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In my previous blog “Understand Your Worth – How You Value Yourself,” I talked about the topic of how much the society places value on outward appearances when defining one’s success, whereas little consideration is given to the inner values of a person, and that certain outward appearances of success can trigger a need within you to compare yourself to others.

This outward type of social comparison is often painful and rarely triggers any real change in our lives, because it makes us feel defeated right from the start – mainly due to fear and insecurity. It’s of no surprise that we live with different paradoxes, with the most common one is failing to see our own value, while simultaneously thinking more highly of ourselves than we ought.

Though social comparisons are often seen as unhealthy, yet comparing ourselves to others can be a powerful life tool in itself. The difference lies in your motive: Are you comparing out of fear and insecurity, or out of the desire to improve?

 

The Harmful Type Of Social Comparison

This is when you compare out of fear and insecurity, in other words, you want what belongs to others.

There are plenty of examples, such as getting mad when someone gets the promotion instead of you, has a nicer suit and car, or it can even be a talent that you wish you had. These strong feelings that you deserve more can lead you to feel that you will never be good enough, and push you in making false assumptions that you deserve as much or more then what the other person has. This fear will only lead to great discontentment, which in turn will mature into bitterness.

Bitterness may cause you to seek faults with this person and look for reasons why they don’t deserve whatever it is that they have. Then, your thoughts start to lean towards an idea that you are never good enough so you might as well give up. You feel that you can never be enough so you do the bare minimum to keep yourself afloat. When bitterness becomes the core of one’s existence, there can be no happiness.

 

The Healthy Type Of Social Comparison

When was the last time you felt inspired by watching someone giving a great presentation? Or an interviewee handling him- or herself well in a tricky question and you found yourself saying, “Wow, I’ll try it that way next time.”

Watching others is one way of how we learn. If I hadn’t seen great presenters, like Simon Sinek, I’d probably still be using PowerPoint with boring bullet-point slides. Whether it’s watching how people handle themselves at work, or observing another parent managing a playground tantrum, comparing their methods to yours opens your mind to new possibilities.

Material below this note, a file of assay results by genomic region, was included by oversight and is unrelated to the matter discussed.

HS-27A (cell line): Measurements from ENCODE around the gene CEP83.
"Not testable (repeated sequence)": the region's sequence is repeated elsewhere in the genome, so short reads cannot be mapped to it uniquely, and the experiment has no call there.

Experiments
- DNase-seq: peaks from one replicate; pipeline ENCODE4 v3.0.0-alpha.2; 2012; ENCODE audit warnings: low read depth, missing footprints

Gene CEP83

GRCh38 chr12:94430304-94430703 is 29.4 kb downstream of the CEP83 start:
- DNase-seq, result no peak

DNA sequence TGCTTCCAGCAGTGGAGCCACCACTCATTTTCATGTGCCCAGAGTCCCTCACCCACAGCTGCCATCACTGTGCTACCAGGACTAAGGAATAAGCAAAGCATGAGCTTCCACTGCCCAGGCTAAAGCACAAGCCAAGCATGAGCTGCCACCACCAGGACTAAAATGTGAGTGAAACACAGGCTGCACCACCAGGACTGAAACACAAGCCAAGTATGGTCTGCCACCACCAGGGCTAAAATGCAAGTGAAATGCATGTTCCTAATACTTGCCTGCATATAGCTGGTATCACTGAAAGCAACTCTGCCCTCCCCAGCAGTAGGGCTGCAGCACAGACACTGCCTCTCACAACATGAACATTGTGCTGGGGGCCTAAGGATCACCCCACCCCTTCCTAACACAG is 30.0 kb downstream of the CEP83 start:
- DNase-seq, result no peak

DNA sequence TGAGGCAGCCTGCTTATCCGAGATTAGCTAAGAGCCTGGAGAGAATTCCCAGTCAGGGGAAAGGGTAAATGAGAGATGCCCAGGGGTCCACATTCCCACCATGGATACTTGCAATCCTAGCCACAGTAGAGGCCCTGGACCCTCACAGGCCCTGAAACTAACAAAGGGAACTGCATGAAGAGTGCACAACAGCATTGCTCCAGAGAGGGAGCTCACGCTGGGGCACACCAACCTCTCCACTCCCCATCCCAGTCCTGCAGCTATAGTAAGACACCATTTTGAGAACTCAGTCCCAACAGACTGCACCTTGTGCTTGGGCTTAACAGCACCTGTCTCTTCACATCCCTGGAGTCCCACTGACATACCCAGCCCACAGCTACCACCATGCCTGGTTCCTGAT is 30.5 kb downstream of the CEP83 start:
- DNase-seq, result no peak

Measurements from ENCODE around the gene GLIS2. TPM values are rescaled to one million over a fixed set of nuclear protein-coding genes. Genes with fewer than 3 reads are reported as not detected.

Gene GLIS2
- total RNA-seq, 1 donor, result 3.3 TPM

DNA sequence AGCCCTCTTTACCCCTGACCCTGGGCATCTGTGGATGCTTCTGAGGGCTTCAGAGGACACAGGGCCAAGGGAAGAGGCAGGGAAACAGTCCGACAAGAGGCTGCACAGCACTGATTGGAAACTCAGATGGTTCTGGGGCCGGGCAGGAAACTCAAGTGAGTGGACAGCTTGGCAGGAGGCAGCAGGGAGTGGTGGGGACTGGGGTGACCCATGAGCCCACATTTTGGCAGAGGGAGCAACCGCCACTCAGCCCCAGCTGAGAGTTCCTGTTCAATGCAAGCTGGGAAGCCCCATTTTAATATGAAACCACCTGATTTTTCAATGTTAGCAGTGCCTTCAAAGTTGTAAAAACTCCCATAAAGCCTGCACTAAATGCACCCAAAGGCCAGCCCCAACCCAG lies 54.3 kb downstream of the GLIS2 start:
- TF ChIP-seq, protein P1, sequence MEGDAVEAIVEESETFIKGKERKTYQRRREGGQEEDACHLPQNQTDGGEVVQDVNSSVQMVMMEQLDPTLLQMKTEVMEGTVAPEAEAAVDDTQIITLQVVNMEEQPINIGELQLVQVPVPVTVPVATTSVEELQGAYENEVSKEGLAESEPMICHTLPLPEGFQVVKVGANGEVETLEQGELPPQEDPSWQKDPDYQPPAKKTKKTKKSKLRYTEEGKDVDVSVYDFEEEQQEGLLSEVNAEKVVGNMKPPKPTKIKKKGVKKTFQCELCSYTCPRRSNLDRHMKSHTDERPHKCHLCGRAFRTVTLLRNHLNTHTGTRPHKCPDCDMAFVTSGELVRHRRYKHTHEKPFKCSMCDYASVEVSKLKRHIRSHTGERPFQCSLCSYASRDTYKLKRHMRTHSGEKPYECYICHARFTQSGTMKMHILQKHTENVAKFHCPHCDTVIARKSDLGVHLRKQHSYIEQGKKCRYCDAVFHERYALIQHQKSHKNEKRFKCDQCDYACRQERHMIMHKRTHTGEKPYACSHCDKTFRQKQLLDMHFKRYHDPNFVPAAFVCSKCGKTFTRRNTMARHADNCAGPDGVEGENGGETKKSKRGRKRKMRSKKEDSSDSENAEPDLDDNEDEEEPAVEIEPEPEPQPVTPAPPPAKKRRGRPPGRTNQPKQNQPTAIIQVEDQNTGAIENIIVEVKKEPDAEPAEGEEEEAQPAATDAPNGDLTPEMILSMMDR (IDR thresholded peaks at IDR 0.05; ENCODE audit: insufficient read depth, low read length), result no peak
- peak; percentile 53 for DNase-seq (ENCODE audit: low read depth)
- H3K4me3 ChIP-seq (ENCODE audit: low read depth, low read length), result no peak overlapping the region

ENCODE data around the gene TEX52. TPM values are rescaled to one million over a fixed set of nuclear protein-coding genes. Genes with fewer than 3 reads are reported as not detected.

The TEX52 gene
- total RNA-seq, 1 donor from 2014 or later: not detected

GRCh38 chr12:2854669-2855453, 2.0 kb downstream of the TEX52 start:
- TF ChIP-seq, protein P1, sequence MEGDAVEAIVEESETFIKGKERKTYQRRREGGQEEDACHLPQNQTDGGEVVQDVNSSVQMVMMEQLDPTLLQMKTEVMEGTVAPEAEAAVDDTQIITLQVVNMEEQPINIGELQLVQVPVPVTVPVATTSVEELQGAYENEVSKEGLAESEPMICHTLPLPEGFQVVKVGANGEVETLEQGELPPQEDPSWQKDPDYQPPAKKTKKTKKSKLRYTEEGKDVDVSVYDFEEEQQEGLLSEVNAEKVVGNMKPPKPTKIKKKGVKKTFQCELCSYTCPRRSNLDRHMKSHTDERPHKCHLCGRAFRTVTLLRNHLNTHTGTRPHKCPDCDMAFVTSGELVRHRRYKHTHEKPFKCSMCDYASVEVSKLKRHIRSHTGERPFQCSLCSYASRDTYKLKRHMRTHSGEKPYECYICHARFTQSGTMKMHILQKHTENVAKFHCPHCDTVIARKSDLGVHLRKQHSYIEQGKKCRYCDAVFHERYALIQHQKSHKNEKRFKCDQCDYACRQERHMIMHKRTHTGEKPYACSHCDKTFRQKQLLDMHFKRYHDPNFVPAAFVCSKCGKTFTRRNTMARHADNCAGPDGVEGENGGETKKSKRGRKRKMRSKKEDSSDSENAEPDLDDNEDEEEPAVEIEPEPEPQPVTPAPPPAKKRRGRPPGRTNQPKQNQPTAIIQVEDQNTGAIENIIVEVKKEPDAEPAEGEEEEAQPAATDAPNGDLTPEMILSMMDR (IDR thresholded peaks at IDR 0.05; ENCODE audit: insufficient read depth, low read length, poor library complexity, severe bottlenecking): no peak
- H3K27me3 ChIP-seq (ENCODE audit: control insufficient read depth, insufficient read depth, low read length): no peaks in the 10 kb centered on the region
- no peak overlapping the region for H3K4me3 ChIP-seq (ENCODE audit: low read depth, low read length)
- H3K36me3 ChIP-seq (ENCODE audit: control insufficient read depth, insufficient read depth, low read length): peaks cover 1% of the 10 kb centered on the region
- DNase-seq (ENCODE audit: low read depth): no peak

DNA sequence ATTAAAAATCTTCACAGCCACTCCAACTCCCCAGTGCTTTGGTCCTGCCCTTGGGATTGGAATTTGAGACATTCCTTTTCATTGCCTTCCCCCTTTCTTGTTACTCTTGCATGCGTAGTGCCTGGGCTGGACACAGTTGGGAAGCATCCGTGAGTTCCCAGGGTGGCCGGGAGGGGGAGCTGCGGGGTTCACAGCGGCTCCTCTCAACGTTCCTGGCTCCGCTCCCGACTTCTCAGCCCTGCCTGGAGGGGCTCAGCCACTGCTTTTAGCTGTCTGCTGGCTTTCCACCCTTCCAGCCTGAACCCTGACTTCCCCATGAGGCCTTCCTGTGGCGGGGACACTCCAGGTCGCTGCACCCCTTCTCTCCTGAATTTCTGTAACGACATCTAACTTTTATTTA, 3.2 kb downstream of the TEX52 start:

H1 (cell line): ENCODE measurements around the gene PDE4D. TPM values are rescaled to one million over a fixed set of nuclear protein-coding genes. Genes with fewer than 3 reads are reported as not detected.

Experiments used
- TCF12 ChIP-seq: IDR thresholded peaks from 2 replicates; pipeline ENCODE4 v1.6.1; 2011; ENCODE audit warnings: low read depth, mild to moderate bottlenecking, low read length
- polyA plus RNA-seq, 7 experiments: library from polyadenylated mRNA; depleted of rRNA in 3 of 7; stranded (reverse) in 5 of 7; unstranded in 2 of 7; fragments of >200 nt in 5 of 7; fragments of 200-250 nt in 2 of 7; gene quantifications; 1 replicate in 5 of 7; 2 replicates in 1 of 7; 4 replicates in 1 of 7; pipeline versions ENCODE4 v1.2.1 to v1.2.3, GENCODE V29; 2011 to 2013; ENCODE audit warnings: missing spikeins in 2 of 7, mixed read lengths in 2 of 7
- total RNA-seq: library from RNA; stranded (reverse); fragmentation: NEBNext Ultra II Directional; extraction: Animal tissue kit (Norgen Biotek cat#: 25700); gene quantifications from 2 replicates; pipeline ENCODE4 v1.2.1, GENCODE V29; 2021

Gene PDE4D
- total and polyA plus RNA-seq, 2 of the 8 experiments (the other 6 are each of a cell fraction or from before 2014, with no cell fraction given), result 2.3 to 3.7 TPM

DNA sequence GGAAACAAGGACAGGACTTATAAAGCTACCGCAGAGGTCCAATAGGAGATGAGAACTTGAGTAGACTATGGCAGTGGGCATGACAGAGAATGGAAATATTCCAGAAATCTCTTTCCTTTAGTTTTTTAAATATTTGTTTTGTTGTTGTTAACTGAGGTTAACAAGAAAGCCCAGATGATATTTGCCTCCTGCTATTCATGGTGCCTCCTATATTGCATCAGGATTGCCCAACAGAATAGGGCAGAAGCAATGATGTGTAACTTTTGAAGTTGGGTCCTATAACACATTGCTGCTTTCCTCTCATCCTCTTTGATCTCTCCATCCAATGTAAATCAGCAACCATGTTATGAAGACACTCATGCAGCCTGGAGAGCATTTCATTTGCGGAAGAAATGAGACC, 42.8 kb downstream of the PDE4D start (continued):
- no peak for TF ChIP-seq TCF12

From my personal experience, I look in the mirror each morning knowing that I am falling short of my potential. This may keep me humble, but the vision of people accomplishing great things is changing that image in the mirror for the better. While I’m not fearing or fretting, I am also not content to stay the way I am. I hope that’s the same for you.

 

How To Make Healthy Social Comparisons

Firstly, be conscious of who you compare yourself with. Don’t choose just one person, instead, choose multiple people that inspire you to become better which match with or surpass your character and judgement. Ask yourself how they would look at certain situations and solve them. This way, you can look at more options and be able to make the best decision possible.

Secondly, watch and listen to the world and understand what is going on around you. We simply write off people that we don’t agree with, whether it be politicians or religions. What a mistake this is! Take time to learn from all sources. Listen to others. You may never agree with them but something in what they are doing is a teachable moment. You learn what you might do, but you also learn what you would never do. Either way, you win because you have learned from it.

Finally, make a habit of reading. Sometimes, I walk through the aisles of book stores, not to buy anything, but to read the titles of the books to get inspiration from them. Also, reading blog posts, book summaries, watching videos, and taking courses are all means that gives us a healthy visual to compare ourselves and inspire us to do more. It’s time to stop making unhealthy comparisons with others and choose the path for yourself.

 

“Can you remember who you were before the world told you who you should be?” – Danielle LaPorte

 

  • What is your motive when the day is done?
  • Who inspires you to become better?

 

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